In my campaign to replace JLC from school curriculums, I have enlisted the support of Asian American groups of every feasible nature. I am not looking to wipe out all works written by Asian American authors. Nor am I looking to censor Amy Tan. If academic institutions would even supplement their reading lists with other more representative works by Asian American authors in addition to JLC, I feel that many misconceptions that non-Asians hold about Asians could be clarified.
My angst with JLC is that it plays upon all of the Asian stereotypes that were described in my opening paragraph. Asian women are depicted as lonely miserable characters whose ultimate salvation comes when united in marriage with a white male. Furthermore, the author mercilessly smears all of the Asian male characters, confining them to the role of the wife-abuser, or the nit-picking egomaniac. That a novel inclusive of such detrimental stereotypes is touted as the representative of the AA experience, that it is highly acclaimed by critics, and that the concerns regarding its portrayal of Asian Americans comes only from other Asian Americans is as puzzling to me as racism itself. When Amy Tan (who is, in real life, married to a white man) herself asserts that she would never date an Asian man because she would not date her father or her brother, how can anyone not question the impetus behind the fiction she creates? If a prominent white figure claimed that she would never date a white man because he would remind her of her brother, or even if a prominent black figure claimed that she would never date a black man because she would never date her father, the public would certainly question the mental well-being of the individual. But in Amy Tan's case, neither the personal comment nor the dynamics between Asian men and women in JLC are questioned. Could this be because the public believes that she represents the collective voice of Asian America? In such a "PC" country, certainly no one would dare object to the morale of an entire ethnic group.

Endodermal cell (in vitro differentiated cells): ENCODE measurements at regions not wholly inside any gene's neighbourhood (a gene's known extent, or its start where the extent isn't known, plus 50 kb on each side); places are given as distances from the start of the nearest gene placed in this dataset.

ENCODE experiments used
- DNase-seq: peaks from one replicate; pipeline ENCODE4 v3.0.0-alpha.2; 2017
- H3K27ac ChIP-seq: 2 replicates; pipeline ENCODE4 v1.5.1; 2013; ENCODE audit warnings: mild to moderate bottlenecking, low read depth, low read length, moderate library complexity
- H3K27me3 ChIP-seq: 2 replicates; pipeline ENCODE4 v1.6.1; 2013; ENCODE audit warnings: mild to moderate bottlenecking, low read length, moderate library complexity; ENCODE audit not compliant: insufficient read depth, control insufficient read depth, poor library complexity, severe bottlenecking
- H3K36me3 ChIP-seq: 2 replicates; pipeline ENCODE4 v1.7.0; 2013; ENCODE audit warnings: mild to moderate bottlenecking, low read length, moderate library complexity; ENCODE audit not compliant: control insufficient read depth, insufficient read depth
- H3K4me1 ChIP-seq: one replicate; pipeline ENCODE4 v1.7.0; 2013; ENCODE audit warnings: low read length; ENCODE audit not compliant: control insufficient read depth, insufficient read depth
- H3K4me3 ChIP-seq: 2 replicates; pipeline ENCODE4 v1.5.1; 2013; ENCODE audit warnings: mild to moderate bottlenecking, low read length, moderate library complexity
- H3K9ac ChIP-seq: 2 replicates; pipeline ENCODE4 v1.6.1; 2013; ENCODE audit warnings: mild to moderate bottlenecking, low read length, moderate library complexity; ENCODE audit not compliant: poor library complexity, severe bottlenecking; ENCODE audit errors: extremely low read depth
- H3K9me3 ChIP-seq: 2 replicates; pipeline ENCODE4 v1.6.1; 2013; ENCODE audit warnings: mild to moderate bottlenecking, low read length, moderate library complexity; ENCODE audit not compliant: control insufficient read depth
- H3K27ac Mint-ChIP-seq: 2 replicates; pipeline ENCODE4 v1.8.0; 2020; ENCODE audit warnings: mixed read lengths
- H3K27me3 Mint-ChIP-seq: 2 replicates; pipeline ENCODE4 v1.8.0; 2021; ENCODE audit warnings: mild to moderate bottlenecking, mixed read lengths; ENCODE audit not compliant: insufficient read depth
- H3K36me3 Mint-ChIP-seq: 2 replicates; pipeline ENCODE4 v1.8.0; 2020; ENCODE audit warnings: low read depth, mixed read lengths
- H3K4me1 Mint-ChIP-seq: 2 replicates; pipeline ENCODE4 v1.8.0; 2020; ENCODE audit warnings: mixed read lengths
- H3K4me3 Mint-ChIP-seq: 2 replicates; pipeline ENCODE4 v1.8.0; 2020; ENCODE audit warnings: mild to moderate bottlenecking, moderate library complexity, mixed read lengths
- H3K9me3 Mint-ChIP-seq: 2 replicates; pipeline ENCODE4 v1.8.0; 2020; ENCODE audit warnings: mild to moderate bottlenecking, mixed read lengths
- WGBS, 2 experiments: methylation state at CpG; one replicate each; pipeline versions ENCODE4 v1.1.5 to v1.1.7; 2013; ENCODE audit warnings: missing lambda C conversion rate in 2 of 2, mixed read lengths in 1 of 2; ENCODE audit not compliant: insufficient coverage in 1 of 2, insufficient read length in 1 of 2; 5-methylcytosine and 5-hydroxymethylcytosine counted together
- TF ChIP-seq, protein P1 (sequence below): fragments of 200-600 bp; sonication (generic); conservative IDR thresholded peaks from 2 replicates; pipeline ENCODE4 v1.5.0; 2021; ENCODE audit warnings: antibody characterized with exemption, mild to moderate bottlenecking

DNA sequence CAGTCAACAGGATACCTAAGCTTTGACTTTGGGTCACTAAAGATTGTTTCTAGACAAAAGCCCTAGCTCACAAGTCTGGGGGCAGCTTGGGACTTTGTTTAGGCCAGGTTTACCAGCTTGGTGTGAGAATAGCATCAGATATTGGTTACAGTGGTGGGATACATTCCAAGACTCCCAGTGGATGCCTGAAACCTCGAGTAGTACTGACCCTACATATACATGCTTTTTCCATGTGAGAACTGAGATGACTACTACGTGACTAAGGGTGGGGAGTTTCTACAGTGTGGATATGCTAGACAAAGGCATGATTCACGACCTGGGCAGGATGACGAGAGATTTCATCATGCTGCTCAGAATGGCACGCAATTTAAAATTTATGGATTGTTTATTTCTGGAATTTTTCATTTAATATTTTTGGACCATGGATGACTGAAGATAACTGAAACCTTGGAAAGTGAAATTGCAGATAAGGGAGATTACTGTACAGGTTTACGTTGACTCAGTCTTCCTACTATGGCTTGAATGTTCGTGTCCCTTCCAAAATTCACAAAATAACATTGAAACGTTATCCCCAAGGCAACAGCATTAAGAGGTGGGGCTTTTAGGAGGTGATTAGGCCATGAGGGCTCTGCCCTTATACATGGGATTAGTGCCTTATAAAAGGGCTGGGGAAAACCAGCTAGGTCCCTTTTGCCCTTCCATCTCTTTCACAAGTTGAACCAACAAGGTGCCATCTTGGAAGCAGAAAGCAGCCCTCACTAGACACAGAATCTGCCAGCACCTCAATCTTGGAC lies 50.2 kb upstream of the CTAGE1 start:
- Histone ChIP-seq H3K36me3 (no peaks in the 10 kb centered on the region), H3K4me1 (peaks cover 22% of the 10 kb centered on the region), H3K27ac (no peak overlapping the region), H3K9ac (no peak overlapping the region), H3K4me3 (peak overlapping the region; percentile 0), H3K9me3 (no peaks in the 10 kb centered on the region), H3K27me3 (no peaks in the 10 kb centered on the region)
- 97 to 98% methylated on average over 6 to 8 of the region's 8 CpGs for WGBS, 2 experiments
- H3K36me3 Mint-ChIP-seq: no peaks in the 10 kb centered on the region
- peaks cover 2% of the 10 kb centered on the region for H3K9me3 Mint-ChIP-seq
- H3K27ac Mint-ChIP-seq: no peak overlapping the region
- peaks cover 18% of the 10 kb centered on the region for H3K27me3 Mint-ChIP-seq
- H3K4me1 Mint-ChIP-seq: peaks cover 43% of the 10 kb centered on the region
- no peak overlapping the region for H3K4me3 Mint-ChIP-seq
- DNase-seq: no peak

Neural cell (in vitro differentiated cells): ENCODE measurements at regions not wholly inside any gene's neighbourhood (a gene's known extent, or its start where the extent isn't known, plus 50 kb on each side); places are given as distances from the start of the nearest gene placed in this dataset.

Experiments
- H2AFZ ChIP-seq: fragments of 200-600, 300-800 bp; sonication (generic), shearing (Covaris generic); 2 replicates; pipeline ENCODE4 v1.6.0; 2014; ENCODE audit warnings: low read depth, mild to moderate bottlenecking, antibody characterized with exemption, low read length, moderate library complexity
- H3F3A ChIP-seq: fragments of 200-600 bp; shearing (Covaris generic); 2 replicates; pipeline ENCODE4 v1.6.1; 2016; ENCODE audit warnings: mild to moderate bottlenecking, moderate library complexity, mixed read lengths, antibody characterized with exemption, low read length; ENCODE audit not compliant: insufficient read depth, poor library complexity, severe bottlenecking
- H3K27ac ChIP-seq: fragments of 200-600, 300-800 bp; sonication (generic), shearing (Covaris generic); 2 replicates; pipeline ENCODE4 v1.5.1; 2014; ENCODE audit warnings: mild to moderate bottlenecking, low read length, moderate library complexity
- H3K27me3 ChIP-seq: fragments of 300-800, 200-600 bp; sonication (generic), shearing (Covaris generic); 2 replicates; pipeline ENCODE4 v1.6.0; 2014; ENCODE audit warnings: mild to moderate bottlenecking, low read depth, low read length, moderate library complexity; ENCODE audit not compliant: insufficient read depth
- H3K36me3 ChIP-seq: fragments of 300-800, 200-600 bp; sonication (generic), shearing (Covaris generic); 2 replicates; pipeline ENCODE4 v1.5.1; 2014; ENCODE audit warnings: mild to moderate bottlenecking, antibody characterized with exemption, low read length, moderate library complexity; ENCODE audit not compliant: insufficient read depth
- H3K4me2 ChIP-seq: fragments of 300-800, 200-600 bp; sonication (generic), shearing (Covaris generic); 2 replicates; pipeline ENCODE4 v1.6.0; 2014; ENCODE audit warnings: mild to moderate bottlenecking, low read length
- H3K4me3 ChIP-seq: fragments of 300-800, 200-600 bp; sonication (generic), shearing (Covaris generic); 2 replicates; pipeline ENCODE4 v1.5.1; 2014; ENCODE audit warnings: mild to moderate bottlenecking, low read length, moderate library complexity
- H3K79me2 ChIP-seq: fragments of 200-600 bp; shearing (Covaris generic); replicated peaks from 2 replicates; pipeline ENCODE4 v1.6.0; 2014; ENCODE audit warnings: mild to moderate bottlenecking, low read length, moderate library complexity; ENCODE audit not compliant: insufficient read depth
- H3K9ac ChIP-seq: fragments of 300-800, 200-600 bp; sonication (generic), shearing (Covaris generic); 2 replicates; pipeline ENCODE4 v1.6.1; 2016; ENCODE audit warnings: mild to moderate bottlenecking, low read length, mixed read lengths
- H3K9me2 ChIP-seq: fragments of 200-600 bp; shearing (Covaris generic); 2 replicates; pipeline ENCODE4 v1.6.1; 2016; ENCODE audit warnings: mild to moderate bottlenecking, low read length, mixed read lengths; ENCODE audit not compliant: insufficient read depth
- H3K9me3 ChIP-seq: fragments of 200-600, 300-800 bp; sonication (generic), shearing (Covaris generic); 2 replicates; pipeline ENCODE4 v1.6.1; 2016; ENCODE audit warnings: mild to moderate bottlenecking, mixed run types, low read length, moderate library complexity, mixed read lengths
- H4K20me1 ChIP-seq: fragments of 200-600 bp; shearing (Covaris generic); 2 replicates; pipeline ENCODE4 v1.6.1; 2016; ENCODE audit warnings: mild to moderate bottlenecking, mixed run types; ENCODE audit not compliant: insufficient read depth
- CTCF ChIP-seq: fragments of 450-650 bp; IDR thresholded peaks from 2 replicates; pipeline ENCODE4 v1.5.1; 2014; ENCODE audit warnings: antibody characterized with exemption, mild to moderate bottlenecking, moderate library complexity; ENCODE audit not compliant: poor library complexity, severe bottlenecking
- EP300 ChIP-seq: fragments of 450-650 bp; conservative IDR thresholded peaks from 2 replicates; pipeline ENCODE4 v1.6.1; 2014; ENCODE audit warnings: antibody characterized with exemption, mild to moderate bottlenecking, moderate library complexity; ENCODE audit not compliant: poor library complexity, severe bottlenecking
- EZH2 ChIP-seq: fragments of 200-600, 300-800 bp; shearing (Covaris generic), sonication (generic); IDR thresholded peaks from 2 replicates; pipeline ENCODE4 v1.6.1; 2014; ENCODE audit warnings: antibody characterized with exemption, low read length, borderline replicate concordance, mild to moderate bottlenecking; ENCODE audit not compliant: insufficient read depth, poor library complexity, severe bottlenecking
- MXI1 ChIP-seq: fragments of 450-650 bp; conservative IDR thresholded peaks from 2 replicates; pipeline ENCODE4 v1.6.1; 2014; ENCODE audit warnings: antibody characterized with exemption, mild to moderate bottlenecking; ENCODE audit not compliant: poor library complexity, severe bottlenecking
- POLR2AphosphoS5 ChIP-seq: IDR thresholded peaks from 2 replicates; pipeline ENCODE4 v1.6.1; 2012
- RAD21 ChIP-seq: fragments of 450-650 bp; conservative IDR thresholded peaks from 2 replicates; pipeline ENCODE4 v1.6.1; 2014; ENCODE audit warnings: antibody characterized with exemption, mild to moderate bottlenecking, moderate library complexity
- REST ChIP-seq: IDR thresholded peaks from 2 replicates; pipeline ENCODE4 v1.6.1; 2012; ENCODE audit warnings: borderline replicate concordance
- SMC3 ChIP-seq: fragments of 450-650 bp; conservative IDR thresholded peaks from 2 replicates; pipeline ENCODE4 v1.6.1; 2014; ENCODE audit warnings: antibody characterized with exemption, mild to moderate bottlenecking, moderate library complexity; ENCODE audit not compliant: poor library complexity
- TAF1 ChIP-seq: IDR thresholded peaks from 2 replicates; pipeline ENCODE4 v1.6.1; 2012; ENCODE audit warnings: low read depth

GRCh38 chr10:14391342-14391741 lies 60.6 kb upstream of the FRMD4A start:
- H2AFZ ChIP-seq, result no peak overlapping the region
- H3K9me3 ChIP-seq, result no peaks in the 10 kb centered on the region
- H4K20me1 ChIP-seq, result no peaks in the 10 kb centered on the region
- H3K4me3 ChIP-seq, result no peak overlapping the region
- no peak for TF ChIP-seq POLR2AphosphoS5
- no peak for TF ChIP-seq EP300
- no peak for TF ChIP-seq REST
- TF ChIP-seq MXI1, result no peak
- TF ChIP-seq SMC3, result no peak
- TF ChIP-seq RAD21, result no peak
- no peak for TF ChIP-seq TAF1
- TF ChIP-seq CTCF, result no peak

Who Are These Guys?
In my countless correspondences with Asian Americans of every background, the overwhelming consensus is that the story is NOT representative of the Asian American experience. I must confess that there were parts to JLC that I could relate to, such as the generational and cultural gap the protagonist felt with her immigrant parents. But alongside these anecdotes came, what I felt, were flagrant generalizations. I especially never felt that abusiveness and arrogance were traits exclusive to Asian men.
So long as JLC and Amy Tan are the only widely recognized products of Asian American literature, the strife for equality of Asian Americans will continue to be stifled. The kung-fu evil master and the white male's sexual servant stereotypes will continue their reign as the foremost images attached to Asian Americans. And if the only contact that many non-Asians have with Asian Americans is through television or literature, we must, by all means, do our best to provide a clearer, more comprehensive and affirmative picture.